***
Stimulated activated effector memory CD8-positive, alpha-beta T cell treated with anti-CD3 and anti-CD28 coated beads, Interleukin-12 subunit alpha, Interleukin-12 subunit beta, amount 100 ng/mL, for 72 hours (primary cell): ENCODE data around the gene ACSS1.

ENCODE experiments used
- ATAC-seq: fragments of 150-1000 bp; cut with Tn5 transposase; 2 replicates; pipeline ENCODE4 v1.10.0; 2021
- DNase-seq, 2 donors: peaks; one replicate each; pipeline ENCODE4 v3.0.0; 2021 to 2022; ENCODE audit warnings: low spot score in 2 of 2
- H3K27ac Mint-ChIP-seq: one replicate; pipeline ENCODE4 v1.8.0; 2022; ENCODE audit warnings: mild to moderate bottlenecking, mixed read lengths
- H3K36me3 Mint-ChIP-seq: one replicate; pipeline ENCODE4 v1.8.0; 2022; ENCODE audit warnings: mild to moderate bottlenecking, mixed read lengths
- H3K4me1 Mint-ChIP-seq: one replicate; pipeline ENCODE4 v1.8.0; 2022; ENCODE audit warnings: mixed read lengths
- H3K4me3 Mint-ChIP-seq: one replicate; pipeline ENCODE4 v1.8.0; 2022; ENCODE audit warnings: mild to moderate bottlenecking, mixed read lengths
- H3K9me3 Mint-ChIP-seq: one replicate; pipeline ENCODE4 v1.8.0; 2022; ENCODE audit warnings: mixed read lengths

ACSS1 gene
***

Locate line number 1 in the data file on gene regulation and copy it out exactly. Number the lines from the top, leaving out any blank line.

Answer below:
Stimulated activated effector memory CD8-positive, alpha-beta T cell treated with anti-CD3 and anti-CD28 coated beads, Interleukin-12 subunit alpha, Interleukin-12 subunit beta, amount 100 ng/mL, for 72 hours (primary cell): ENCODE data around the gene ACSS1.